When you press charges, the attacker will be jailed, then in all probability released on bond. He'll be given a couple of hearings in which a judge will formally tell him the charge, assign him a lawyer if he can't afford one, and determine whether there is enough evidence for the case to go to a grand jury.
If the case goes forward, the grand jury will decide whether the evidence warrants an indictment. At several points in this process, the accused will have an opportunity to enter a plea; he may opt to plead guilty, perhaps to a lesser offense, in exchange for a lighter sentence.
If the case does go to trial, you will probably have to testify in open court. However, this isn't as degrading as it once was. Most states now have laws that prevent the defense attorney from bringing up the victim's sexual history in an attempt to discredit her, and the law in general seems to be growing more sensitive to victims' rights.
That is definitely not to say that you'll have an easy time. It is the defense attorney's job to try to convince the jury that his client'your attacker'is innocent and should be released without punishment. In doing so, he may insist that you consented to have sex; that you were at fault because you did something "wrong," such as going back to the man's apartment or having too much to drink; that you are blaming his client for something someone else did; or that no sexual activity occurred.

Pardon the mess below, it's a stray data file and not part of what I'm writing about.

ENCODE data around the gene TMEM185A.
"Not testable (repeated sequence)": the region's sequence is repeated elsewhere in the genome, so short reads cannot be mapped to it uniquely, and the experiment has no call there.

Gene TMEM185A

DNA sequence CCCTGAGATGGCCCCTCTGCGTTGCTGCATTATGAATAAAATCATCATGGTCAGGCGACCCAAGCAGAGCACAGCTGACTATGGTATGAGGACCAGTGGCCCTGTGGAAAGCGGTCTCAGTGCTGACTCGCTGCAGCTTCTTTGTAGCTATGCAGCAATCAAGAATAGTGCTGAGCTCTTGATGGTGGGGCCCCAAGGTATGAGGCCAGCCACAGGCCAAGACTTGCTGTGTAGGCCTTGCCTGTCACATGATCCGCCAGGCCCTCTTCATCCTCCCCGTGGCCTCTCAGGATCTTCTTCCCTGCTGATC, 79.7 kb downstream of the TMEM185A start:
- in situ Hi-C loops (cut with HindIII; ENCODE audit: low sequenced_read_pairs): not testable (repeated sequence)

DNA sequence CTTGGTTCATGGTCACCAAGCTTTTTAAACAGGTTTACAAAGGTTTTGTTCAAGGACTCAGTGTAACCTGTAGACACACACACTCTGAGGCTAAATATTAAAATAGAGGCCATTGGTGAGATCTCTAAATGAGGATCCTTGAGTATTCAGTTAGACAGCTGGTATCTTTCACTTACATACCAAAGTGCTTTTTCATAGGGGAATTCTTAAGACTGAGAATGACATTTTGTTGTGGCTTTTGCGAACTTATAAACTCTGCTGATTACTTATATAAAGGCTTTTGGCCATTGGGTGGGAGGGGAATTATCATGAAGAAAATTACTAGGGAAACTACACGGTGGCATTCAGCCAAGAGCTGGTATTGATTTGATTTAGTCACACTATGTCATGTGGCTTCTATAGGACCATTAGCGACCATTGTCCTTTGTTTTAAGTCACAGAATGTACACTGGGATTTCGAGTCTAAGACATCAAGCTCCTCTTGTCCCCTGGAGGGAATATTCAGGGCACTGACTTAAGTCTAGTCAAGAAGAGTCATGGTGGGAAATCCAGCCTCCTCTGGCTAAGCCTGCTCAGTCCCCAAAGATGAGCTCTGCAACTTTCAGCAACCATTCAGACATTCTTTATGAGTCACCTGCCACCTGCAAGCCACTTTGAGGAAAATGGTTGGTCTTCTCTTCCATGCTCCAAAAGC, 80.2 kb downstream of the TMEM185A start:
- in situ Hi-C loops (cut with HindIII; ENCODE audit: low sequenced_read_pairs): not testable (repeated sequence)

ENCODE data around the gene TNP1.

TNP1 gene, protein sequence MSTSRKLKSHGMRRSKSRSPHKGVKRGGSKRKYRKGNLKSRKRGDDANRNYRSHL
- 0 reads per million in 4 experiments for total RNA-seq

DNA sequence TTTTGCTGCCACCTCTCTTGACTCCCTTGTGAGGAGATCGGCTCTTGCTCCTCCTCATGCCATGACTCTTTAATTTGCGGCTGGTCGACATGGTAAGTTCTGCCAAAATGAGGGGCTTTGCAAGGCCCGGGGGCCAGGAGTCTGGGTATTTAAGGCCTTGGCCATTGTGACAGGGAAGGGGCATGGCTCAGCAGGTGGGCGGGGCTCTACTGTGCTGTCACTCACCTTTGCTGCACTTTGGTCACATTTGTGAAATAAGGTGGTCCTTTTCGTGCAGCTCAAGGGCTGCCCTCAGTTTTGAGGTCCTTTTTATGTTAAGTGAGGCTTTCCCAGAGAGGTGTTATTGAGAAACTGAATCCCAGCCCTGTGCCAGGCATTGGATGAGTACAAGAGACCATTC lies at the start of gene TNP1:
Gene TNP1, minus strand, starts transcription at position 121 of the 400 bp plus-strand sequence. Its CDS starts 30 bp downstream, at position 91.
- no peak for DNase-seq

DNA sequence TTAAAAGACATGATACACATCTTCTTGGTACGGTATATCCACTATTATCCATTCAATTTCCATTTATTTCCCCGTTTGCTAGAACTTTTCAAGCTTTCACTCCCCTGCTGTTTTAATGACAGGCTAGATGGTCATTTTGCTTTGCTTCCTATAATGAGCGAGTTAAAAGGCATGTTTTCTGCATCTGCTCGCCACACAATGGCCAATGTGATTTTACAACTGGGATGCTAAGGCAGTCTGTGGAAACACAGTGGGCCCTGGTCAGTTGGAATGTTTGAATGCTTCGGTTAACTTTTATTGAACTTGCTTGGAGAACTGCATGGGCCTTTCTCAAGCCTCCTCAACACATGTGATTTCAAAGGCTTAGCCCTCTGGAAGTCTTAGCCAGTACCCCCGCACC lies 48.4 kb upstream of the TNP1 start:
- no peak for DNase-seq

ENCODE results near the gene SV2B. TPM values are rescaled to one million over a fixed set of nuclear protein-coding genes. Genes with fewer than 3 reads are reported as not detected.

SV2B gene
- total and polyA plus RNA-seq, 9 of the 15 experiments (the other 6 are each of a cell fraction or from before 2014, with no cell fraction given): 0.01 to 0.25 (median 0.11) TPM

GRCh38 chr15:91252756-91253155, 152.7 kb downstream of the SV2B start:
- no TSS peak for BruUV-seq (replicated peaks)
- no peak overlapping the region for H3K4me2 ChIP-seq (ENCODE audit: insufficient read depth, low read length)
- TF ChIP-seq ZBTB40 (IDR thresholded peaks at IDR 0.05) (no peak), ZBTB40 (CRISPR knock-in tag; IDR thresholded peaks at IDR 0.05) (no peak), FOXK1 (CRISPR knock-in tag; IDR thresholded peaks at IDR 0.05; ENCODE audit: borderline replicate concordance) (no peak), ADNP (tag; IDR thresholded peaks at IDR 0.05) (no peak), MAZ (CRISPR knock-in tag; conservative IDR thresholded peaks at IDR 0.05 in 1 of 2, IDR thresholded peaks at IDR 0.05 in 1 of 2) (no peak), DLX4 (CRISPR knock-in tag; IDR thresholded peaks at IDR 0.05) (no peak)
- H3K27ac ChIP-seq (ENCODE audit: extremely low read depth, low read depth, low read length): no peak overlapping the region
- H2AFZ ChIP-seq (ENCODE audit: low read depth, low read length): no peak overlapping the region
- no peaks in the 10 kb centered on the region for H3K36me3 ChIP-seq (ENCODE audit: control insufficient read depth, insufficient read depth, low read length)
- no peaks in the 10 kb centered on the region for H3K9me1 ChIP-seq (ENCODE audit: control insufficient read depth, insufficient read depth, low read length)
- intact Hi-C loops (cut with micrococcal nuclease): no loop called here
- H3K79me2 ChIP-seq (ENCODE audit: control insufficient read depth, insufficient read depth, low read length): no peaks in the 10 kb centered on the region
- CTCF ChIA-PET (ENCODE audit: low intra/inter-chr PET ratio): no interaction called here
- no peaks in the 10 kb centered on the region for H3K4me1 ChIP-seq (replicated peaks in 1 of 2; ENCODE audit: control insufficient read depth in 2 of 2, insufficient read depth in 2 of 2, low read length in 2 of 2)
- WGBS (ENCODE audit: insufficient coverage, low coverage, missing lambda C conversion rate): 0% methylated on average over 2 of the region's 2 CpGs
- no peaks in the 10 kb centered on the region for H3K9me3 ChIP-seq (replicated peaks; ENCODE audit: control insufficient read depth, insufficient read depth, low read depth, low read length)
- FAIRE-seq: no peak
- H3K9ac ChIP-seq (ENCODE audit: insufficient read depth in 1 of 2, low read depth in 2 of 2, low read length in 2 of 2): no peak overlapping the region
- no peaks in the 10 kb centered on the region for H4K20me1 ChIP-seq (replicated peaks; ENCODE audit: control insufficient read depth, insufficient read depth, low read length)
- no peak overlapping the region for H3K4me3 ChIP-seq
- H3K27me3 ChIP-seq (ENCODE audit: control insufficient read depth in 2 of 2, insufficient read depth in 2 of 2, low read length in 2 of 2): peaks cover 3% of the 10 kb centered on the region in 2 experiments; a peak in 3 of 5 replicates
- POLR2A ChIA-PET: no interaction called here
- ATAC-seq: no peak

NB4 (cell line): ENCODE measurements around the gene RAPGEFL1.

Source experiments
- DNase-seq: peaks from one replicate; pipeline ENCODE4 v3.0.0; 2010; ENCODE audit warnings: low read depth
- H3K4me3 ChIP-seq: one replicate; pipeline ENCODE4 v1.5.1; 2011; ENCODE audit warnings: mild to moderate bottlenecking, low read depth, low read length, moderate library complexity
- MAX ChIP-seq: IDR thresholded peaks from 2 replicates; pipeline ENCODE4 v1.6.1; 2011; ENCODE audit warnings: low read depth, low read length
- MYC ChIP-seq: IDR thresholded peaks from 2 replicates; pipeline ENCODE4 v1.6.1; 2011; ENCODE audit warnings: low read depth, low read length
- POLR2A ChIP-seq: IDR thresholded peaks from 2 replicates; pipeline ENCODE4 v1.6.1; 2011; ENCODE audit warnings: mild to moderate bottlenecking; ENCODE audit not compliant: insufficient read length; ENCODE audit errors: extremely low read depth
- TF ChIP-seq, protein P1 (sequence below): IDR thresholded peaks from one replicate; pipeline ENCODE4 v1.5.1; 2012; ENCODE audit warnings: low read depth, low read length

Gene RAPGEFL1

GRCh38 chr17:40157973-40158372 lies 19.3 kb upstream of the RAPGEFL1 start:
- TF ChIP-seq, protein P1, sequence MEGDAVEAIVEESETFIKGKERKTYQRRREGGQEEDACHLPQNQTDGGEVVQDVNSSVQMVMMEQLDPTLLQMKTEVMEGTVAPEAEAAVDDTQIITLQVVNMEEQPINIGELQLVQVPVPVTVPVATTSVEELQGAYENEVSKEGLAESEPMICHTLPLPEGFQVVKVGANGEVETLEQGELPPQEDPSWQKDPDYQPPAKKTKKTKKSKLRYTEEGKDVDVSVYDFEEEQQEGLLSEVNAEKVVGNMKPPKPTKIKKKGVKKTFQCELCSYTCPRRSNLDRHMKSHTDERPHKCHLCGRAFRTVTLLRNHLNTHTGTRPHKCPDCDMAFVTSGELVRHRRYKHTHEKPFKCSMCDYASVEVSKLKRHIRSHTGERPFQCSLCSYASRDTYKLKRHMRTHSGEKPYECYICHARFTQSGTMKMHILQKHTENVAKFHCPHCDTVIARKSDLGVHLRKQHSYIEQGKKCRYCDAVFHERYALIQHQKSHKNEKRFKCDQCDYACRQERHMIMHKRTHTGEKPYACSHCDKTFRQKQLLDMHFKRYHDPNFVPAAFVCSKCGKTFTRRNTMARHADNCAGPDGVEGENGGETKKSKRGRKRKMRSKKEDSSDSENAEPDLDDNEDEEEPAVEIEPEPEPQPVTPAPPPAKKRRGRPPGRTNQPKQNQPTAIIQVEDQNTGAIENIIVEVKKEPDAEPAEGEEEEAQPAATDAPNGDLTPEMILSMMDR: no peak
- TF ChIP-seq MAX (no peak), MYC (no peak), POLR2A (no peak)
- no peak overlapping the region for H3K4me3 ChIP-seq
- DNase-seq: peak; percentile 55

Rape can be hard to prove. You should understand that if the district attorney declines to prosecute, if the case is thrown out of court, or if your attacker is found not guilty, it doesn't mean you weren't raped or that you did something wrong. A "not guilty" verdict doesn't prove the rapist's innocence; it simply means the prosecution didn't have enough evidence to meet the level of proof required for a conviction.
You may also be able to sue your attacker in civil court for damages (mental and physical) that he has caused you. Talk to an attorney about your options. Many states and counties have referral services that can put you in touch with a lawyer if you need one.
Copyright © 2006 Thomson Healthcare.